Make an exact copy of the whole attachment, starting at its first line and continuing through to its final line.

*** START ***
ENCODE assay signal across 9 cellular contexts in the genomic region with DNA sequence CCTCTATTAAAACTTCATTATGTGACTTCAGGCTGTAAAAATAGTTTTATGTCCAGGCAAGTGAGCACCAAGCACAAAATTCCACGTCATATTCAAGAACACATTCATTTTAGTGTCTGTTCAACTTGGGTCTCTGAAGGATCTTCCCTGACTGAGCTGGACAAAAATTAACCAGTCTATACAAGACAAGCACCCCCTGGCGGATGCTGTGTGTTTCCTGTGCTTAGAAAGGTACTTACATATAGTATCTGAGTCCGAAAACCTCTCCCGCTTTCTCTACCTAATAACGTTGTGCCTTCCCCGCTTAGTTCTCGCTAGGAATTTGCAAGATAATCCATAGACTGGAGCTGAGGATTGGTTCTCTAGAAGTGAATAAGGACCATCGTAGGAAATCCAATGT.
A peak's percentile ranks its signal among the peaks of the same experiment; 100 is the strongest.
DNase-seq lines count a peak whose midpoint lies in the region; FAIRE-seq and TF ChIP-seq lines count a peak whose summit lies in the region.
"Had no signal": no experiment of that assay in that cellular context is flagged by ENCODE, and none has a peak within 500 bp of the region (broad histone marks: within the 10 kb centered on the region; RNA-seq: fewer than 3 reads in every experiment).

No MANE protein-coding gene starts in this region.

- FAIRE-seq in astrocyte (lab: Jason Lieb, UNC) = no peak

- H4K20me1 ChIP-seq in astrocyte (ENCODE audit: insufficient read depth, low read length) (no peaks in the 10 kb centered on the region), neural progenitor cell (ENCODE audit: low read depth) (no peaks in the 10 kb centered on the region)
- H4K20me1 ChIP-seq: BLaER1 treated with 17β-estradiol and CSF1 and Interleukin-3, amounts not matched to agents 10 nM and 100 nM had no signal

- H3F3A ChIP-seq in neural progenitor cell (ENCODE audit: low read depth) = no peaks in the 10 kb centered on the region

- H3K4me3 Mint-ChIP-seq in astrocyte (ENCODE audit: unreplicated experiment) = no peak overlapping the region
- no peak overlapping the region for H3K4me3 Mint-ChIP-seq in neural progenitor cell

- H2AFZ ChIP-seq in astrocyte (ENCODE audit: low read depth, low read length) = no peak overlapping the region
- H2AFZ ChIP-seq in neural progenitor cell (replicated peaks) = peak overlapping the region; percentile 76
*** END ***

ENCODE assay signal across 9 cellular contexts in the genomic region with DNA sequence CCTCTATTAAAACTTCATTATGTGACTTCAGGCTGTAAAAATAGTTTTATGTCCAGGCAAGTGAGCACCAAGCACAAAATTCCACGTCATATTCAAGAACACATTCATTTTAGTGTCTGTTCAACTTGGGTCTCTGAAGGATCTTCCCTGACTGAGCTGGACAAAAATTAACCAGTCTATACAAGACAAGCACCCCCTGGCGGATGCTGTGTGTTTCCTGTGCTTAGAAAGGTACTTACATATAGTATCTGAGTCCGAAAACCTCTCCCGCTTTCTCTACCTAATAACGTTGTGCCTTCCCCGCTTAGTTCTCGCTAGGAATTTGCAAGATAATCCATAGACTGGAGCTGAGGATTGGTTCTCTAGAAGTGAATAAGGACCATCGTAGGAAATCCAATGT.
A peak's percentile ranks its signal among the peaks of the same experiment; 100 is the strongest.
DNase-seq lines count a peak whose midpoint lies in the region; FAIRE-seq and TF ChIP-seq lines count a peak whose summit lies in the region.
"Had no signal": no experiment of that assay in that cellular context is flagged by ENCODE, and none has a peak within 500 bp of the region (broad histone marks: within the 10 kb centered on the region; RNA-seq: fewer than 3 reads in every experiment).

No MANE protein-coding gene starts in this region.

- FAIRE-seq in astrocyte (lab: Jason Lieb, UNC) = no peak

- H4K20me1 ChIP-seq in astrocyte (ENCODE audit: insufficient read depth, low read length) (no peaks in the 10 kb centered on the region), neural progenitor cell (ENCODE audit: low read depth) (no peaks in the 10 kb centered on the region)
- H4K20me1 ChIP-seq: BLaER1 treated with 17β-estradiol and CSF1 and Interleukin-3, amounts not matched to agents 10 nM and 100 nM had no signal

- H3F3A ChIP-seq in neural progenitor cell (ENCODE audit: low read depth) = no peaks in the 10 kb centered on the region

- H3K4me3 Mint-ChIP-seq in astrocyte (ENCODE audit: unreplicated experiment) = no peak overlapping the region
- no peak overlapping the region for H3K4me3 Mint-ChIP-seq in neural progenitor cell

- H2AFZ ChIP-seq in astrocyte (ENCODE audit: low read depth, low read length) = no peak overlapping the region
- H2AFZ ChIP-seq in neural progenitor cell (replicated peaks) = peak overlapping the region; percentile 76